Dwid: — a "bear in the air" is a helicopter?
Jon: Yeah, this record had all the different numbers and corresponding lingo …
Jim: "Steak on the grill" was when you'd hit a cow with your semi …
Dwid: I've never heard of that one!
(A conversation takes place regarding merch).
Jim: So, you guys played here — different line-up, obviously — in 1993? I believe it was at Ground Zero.
Dwid: I think we played at this guy Big Jon's house. Ground Zero … (attempts to recall) … perhaps we stayed at Big John's house after we played there. And the Snappers played there. [A reference to the band Snapcase].
Jim: I talked to one of the guitarists in Heiress, Wes Reed, and he told me that he'd seen Integrity at Ground Zero in about 1993 with Botch — in their demo period … last night I went to The Black Lodge and saw the Undertow secret performance there, which was where Wes told me that he'd seen Integrity play in Bellevue back in '93. Do you remember that at all?
Jim: He also told me that Integrity had never played Seattle proper before, ever, in the history of the band.
Dwid: We did … it was something to do with a guy named Big John — he was the promoter — and we either played at his house, or stayed at his house; in his backyard, he had a stage …
Jim: Do you remember when that was?
Dwid: Snapcase also played …
Jim: Weird that they were out here, because weren't they from Syracuse? [Correction: Snapcase were actually from Buffalo].
Dwid: The tours just happened to cross up. Snapcase happened to be around here at the same time. Same record company, too — but we don't talk about them! And Snapcase were more of an "emo" band … you know, maybe that all-girl band played with us as well … [A reference to the all-female hardcore band The Doughnuts].
Jim: The Doughnuts played that show as well?
Dwid: I think so … They were touring with Snapcase …
Jim: It's funny … I did a zine in the '90's, and one of the bands that I interviewed was Fall Silent, who were from Reno, and their vocalist, Levi Watson, disparaged Victory Records in the interview. I never sent it to him, but somehow, Tony Brummel got ahold of that, and wrote Levi a personal letter through the mail, asking him why he had all those negative things to say … And I thought, "Who the hell is this guy, to write some letter like this!?" [Tony Brummel is the founder and owner of Victory Records, who at one point released Integrity recordings].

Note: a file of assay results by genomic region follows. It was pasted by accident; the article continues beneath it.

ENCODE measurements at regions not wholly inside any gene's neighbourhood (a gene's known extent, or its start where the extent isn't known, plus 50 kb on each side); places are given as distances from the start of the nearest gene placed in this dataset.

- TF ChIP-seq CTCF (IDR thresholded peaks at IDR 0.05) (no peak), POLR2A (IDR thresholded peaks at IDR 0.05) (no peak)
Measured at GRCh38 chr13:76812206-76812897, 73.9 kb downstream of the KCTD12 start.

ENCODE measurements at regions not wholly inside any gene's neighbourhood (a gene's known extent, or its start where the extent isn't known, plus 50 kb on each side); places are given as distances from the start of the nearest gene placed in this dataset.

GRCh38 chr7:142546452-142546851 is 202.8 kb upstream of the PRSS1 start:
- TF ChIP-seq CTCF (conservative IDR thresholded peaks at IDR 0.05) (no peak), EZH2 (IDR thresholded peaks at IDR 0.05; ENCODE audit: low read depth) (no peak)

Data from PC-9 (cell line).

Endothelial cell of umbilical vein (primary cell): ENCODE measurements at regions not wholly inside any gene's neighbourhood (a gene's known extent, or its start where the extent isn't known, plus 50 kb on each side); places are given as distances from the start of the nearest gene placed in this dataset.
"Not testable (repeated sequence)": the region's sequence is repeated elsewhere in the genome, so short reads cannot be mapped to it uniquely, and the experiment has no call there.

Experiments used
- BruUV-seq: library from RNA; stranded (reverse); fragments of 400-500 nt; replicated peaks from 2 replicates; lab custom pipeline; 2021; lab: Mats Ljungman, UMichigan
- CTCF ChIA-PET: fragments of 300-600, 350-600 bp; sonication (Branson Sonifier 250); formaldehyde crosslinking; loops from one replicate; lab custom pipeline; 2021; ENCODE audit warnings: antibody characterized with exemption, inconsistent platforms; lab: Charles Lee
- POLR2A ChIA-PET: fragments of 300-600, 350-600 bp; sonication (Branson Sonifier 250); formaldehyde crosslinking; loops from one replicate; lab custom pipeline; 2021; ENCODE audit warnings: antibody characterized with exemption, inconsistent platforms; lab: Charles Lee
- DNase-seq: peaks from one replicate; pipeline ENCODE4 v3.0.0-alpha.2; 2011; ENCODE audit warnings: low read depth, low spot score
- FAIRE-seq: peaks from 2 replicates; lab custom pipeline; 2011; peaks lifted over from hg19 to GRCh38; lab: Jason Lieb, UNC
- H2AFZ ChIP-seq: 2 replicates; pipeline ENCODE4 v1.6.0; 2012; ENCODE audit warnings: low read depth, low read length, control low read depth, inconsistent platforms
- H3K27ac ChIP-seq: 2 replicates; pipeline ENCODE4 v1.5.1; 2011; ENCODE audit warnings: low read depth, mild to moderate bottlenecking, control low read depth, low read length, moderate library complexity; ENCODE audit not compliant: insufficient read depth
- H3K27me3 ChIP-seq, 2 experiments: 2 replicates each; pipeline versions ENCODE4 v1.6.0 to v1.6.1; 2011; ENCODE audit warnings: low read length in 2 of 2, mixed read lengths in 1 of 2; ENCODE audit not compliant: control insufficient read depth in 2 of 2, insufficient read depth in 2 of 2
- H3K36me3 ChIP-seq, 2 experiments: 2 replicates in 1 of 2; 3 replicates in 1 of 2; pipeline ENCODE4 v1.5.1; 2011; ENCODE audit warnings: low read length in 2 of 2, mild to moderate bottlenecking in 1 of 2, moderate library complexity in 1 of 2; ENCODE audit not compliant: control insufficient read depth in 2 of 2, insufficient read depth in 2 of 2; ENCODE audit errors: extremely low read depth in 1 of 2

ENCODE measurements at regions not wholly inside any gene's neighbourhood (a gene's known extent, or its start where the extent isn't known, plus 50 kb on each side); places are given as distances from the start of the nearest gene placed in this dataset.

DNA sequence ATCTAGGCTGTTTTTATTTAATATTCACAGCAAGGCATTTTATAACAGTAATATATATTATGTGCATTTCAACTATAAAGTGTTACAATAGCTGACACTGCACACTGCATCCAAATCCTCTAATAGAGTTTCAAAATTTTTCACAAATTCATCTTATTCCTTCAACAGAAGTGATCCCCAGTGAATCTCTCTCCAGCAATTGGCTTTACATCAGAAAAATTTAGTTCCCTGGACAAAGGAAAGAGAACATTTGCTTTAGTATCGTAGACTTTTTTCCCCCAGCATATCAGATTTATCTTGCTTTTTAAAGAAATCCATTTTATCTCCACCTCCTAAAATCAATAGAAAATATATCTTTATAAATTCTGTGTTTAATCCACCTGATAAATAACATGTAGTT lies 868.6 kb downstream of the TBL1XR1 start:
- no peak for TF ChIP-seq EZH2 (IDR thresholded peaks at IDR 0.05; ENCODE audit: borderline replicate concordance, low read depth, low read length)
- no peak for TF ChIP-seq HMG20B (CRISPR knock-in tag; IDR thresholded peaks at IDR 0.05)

Dwid: He's a crazy guy. He thinks it's okay to not pay bands.
Jim: I was really surprised by that letter.
Dwid: He's a goddamn pirate — that motherfucker. You know …. when iTunes asked Victory to be on there, and he accused them of stealing — that is the pot callin' the fuckin' kettle black, right there! (Laughter)
Jim: All of your records from that era are available for free download on Holy Terror.
Dwid: Yeah, because he was effectively stealing those records from us, and putting them up on iTunes —
Jim: Did he try to stop you from putting those up for download on Holy Terror?
Dwid: He can't, because he doesn't own the rights to those songs. But, you know, it was like he was tryin' to pull an O.J. on us — he had the lawyers, so he could fight against us … and still refuse to pay us!
Jim: Let's talk about the new Integrity song. I've heard a digital version of your new track from the Gehenna split, and I really, really liked it. I don't yet own a physical copy —
Dwid: — We have the limited ones upstairs …
Jim: Cool! I'll have to pick one up! I heard that the 7-inch sold out at Holy Terror in about, what, two days?
Dwid: That was the pre-order …
Jim: On red?
Dwid: It was on pink. Somehow, the labels were messed up on the regular ones. At that same time, we went on a European tour — which we recently completed, just this past Sunday …
Jim: How did that go?
Dwid: It went great! We had a great time. What was it, three weeks? Yeah, I believe it was three weeks over there …
Jim: Playing shows pretty constantly throughout that time?
Dwid: Every day!
Jim: Every day!? Awesome!
Dwid: It was a lot of fun.
Jim: That was one question that I had for you, Rob. There's so much talk with Integrity that revolves around "the classic line-up" — I seem to find it whenever I read something about the band, whether it's the Melnick brothers, or Frank Novinec … and I guess the typical response to a question like that is: Well, we don't really pay attention to what people say about that. At the same time, is it ever frustrating — or annoying — that people focus so intently on that "classic" era of the band, when the band is in fact still going, and when your contributions to it, judging from that Gehenna split —
Dwid: — Well, we're all still friends with those guys. In fact, Rob gave Aaron a guitar a little while back, because Aaron broke his guitar —
Jim: So, then, it doesn't frustrate you?
Rob: No, it doesn't frustrate me. Like, here's the thing about it —
Dwid: — In fact, we partied with Frank about a month ago …